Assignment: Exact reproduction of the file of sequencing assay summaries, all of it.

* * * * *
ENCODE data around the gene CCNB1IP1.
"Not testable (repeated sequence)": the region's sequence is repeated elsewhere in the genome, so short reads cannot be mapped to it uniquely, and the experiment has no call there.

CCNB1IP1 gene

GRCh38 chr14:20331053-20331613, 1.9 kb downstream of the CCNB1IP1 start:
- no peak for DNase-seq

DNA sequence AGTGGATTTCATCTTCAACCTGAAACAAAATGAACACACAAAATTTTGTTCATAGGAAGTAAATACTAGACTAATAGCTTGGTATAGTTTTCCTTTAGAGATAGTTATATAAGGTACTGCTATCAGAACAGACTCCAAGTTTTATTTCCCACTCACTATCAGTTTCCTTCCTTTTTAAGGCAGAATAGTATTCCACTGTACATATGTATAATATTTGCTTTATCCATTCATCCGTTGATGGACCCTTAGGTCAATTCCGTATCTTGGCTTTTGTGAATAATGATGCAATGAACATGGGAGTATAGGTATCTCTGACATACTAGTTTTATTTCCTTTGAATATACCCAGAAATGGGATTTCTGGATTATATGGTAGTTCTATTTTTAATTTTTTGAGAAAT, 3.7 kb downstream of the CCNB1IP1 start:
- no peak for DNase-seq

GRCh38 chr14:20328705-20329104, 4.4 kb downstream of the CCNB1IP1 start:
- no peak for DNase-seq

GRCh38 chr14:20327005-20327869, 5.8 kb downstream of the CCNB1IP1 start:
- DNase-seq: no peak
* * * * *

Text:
ENCODE data around the gene CCNB1IP1.
"Not testable (repeated sequence)": the region's sequence is repeated elsewhere in the genome, so short reads cannot be mapped to it uniquely, and the experiment has no call there.

CCNB1IP1 gene

GRCh38 chr14:20331053-20331613, 1.9 kb downstream of the CCNB1IP1 start:
- no peak for DNase-seq

DNA sequence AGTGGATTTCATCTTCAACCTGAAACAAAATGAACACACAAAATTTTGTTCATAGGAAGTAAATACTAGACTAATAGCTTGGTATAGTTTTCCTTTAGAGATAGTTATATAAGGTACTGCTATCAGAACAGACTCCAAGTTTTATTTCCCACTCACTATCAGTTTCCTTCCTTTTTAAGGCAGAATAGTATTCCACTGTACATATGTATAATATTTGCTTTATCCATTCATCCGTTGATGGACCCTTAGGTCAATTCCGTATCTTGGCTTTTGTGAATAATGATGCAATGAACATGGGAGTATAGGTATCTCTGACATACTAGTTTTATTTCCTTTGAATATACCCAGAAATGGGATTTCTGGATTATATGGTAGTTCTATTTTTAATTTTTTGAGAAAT, 3.7 kb downstream of the CCNB1IP1 start:
- no peak for DNase-seq

GRCh38 chr14:20328705-20329104, 4.4 kb downstream of the CCNB1IP1 start:
- no peak for DNase-seq

GRCh38 chr14:20327005-20327869, 5.8 kb downstream of the CCNB1IP1 start:
- DNase-seq: no peak